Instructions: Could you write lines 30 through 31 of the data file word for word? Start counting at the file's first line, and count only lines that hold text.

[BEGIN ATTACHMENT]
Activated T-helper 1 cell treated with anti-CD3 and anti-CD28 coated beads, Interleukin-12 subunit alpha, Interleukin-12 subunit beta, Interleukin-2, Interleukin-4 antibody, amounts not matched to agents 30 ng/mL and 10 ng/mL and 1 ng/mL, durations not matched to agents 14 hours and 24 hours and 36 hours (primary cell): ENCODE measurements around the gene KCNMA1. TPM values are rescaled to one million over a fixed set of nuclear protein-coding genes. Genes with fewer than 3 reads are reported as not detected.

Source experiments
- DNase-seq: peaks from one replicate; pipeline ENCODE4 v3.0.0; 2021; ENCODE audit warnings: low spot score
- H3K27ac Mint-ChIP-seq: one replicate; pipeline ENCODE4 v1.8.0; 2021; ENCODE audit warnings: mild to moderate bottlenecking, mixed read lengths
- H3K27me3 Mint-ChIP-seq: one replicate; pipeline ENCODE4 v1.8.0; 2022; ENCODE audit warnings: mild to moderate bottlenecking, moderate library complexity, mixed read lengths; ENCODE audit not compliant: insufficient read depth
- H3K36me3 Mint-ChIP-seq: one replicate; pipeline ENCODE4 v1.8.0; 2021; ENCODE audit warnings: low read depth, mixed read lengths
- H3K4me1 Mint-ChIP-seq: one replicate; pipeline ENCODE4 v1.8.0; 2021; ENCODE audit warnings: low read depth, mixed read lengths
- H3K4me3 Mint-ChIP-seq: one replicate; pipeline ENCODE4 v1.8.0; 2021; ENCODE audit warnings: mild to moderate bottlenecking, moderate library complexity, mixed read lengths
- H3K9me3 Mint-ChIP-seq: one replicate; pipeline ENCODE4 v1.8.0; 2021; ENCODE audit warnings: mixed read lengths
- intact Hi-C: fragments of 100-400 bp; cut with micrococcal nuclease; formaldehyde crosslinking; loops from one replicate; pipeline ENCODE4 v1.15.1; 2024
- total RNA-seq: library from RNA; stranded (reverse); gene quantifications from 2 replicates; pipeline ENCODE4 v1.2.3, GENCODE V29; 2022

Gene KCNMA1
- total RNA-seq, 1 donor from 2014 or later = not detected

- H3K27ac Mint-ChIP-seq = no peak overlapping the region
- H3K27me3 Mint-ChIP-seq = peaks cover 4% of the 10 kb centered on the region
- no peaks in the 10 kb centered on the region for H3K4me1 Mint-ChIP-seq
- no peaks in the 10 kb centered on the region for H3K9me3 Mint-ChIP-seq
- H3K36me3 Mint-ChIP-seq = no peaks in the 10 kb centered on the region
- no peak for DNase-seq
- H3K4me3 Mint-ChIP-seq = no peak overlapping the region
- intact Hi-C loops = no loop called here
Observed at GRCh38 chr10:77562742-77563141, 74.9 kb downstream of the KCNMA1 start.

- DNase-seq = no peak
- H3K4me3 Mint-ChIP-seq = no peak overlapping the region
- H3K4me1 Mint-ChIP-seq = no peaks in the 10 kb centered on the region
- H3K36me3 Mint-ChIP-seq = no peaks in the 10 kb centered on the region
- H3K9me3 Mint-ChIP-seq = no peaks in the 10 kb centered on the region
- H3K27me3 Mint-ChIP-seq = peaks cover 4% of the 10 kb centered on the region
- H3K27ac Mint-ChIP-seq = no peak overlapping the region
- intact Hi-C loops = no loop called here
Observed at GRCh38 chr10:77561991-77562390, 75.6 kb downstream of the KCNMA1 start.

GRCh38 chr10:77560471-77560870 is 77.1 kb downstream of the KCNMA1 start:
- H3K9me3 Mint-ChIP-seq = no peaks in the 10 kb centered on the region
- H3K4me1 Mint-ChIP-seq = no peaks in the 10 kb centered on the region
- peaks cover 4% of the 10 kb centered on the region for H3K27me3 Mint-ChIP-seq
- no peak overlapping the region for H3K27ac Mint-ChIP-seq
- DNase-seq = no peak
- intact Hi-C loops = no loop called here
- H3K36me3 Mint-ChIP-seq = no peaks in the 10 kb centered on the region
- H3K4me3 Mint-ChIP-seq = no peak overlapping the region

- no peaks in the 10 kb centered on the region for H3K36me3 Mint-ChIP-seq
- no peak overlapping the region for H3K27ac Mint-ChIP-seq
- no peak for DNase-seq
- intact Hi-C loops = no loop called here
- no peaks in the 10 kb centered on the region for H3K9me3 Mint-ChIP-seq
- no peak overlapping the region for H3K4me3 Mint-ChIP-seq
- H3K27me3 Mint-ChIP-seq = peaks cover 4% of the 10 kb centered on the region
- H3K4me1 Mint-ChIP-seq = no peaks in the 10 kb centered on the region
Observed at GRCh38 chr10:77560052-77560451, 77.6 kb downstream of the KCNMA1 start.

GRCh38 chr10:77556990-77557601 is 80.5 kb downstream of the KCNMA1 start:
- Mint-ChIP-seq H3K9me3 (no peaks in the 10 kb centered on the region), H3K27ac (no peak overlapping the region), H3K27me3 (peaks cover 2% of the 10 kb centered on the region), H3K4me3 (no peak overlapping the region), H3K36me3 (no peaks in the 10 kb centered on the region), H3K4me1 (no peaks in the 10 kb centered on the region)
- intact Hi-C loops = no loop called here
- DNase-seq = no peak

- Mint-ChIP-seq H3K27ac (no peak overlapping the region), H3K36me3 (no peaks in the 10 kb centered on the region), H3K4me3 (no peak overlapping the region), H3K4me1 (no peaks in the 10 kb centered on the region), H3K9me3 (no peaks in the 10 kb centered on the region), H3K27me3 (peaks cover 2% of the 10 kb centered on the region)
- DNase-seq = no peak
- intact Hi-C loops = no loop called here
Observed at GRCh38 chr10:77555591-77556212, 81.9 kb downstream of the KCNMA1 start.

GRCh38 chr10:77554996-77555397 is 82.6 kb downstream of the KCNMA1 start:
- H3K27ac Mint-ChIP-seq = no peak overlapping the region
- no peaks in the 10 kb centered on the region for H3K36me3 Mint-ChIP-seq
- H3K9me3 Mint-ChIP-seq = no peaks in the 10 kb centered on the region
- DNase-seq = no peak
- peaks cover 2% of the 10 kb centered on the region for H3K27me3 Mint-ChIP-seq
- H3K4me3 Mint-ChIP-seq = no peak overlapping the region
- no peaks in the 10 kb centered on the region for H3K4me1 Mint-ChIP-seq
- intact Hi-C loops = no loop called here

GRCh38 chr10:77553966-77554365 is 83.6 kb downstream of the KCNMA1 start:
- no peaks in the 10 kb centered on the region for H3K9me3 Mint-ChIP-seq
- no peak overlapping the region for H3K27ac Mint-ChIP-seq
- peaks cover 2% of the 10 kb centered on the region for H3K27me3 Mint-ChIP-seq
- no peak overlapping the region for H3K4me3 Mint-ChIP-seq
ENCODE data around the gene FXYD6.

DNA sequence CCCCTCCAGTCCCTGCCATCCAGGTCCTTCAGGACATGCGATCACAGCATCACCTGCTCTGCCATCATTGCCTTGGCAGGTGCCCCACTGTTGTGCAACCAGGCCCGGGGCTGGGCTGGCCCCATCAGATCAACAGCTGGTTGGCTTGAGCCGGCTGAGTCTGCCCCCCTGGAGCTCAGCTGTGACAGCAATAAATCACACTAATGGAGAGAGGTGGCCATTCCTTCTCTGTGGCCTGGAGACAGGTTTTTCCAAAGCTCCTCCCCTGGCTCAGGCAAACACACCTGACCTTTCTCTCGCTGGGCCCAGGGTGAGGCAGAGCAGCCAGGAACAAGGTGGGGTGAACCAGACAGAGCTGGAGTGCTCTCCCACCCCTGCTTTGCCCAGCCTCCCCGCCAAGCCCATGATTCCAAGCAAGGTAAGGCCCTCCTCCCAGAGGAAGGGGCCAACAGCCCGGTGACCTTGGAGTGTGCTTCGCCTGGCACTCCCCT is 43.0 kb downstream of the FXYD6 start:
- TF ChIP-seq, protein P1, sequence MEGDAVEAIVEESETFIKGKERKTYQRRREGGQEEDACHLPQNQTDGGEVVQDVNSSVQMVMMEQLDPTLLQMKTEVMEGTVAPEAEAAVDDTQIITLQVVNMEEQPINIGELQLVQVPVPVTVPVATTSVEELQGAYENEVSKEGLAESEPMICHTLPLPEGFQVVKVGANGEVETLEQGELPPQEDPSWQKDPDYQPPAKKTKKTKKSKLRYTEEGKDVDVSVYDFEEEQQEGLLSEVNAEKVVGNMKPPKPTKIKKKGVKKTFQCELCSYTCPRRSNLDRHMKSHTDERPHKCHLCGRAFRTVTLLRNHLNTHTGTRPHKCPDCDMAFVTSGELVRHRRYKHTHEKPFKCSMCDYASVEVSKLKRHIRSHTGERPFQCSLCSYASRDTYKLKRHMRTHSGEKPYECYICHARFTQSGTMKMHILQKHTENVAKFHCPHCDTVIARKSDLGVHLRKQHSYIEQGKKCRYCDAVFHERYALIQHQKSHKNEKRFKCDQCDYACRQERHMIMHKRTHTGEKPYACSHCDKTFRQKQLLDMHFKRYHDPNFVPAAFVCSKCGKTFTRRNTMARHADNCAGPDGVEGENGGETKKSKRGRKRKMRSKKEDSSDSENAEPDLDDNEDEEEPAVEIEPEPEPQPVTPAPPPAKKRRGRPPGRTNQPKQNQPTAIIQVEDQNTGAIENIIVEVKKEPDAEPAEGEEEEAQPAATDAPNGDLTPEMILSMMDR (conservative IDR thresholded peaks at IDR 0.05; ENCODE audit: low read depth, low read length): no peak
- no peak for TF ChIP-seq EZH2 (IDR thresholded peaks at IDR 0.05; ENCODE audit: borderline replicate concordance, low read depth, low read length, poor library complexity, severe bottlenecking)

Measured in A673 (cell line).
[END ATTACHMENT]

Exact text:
- intact Hi-C loops = no loop called here
Observed at GRCh38 chr10:77561991-77562390, 75.6 kb downstream of the KCNMA1 start.